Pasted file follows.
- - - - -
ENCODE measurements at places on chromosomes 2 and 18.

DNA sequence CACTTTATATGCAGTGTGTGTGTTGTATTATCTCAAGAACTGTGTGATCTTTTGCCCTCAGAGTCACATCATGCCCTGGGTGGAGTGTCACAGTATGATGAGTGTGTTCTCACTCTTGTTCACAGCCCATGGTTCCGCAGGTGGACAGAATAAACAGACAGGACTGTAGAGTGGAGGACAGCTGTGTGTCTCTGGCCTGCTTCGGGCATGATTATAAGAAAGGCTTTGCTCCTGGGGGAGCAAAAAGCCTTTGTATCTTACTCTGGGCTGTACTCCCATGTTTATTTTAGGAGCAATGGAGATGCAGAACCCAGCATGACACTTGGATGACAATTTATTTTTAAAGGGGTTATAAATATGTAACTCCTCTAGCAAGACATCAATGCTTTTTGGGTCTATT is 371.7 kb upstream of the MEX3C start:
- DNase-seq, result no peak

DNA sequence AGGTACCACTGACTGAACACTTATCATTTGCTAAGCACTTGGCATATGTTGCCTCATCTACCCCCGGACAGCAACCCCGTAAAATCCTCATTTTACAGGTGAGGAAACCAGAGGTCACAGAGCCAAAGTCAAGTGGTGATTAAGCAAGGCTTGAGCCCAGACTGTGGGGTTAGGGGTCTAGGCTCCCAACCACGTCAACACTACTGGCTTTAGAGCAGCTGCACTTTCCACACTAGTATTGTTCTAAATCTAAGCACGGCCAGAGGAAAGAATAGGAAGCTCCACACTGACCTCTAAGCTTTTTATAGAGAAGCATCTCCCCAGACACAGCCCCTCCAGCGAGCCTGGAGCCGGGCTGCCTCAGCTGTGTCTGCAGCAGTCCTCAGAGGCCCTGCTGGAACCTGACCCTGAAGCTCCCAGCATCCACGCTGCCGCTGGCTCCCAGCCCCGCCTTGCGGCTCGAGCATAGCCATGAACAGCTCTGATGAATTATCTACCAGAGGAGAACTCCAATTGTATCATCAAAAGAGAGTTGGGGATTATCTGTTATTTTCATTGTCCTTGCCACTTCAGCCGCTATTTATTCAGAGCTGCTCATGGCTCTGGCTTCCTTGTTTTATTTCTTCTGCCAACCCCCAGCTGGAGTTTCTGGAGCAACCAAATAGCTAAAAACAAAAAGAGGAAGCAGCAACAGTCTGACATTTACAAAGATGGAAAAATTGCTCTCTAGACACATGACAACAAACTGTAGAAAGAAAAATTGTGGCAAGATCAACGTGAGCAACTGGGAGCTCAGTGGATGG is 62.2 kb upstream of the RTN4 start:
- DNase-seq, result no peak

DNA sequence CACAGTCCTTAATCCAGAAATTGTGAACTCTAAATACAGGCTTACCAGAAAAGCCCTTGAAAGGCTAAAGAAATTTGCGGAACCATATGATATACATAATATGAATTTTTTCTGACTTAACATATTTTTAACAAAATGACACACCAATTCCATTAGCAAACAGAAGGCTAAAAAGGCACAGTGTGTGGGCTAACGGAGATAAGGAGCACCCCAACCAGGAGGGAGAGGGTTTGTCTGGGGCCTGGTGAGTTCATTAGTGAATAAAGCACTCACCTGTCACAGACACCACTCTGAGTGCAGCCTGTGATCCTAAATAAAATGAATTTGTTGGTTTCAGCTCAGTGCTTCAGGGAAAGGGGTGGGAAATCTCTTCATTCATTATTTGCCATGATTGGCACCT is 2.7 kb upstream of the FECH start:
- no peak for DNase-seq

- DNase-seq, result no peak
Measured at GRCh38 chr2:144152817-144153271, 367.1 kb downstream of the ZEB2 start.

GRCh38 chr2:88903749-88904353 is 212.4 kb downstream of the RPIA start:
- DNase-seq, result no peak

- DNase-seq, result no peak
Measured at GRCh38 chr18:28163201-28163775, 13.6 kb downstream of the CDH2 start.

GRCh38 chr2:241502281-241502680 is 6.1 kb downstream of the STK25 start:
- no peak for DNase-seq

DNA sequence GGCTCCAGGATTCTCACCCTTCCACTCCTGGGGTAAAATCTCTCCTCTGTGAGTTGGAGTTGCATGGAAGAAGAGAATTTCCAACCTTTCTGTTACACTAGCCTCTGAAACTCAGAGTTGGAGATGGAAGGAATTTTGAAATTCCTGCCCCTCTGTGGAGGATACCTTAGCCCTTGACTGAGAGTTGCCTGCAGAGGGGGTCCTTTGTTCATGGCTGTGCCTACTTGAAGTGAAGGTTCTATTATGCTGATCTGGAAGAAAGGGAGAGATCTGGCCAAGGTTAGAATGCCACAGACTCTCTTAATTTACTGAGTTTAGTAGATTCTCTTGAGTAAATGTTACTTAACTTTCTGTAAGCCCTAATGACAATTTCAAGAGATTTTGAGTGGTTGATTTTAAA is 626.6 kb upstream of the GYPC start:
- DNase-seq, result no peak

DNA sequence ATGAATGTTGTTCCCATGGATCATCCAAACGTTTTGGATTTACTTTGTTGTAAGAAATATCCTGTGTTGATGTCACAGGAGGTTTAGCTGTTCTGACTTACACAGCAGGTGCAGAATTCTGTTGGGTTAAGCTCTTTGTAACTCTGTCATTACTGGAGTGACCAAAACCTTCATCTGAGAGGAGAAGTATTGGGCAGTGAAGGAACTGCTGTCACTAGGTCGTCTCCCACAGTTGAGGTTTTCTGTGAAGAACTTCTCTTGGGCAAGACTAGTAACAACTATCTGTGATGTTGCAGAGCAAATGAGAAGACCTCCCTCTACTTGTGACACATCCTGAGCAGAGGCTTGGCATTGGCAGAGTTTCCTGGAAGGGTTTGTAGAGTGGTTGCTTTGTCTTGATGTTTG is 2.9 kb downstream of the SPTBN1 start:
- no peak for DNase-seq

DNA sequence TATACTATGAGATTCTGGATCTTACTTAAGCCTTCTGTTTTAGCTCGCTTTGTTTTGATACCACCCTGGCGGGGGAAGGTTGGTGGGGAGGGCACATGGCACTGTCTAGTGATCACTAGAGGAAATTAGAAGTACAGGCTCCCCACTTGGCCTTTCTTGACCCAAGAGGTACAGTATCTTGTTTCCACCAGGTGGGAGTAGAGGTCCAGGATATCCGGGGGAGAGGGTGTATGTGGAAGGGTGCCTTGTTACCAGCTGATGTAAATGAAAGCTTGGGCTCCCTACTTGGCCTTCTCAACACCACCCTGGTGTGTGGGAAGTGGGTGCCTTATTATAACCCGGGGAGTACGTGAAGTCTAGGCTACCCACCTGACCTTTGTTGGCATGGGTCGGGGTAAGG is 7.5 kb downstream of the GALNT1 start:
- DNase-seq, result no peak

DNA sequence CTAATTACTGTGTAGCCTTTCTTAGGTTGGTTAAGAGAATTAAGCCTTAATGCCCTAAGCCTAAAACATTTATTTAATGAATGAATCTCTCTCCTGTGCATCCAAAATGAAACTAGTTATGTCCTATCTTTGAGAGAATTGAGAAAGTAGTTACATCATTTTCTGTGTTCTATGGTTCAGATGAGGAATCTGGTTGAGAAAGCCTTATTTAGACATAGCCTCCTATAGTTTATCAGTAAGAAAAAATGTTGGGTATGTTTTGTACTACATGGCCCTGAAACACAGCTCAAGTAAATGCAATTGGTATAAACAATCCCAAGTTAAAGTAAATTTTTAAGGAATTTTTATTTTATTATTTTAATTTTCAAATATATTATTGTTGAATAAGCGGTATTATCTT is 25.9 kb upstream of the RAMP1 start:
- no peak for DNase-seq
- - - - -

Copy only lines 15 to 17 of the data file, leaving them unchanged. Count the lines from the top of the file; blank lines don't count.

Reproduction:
- no peak for DNase-seq

DNA sequence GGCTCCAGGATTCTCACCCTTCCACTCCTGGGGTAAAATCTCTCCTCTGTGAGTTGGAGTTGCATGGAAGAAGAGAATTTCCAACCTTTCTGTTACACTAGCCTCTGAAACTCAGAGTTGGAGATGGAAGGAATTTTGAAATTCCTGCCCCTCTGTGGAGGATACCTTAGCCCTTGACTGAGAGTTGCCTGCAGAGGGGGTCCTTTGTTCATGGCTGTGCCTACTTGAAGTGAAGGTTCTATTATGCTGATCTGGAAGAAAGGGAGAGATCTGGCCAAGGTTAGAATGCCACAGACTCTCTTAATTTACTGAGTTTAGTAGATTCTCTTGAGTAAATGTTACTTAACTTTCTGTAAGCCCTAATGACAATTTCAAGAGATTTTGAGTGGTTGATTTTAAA is 626.6 kb upstream of the GYPC start:
- DNase-seq, result no peak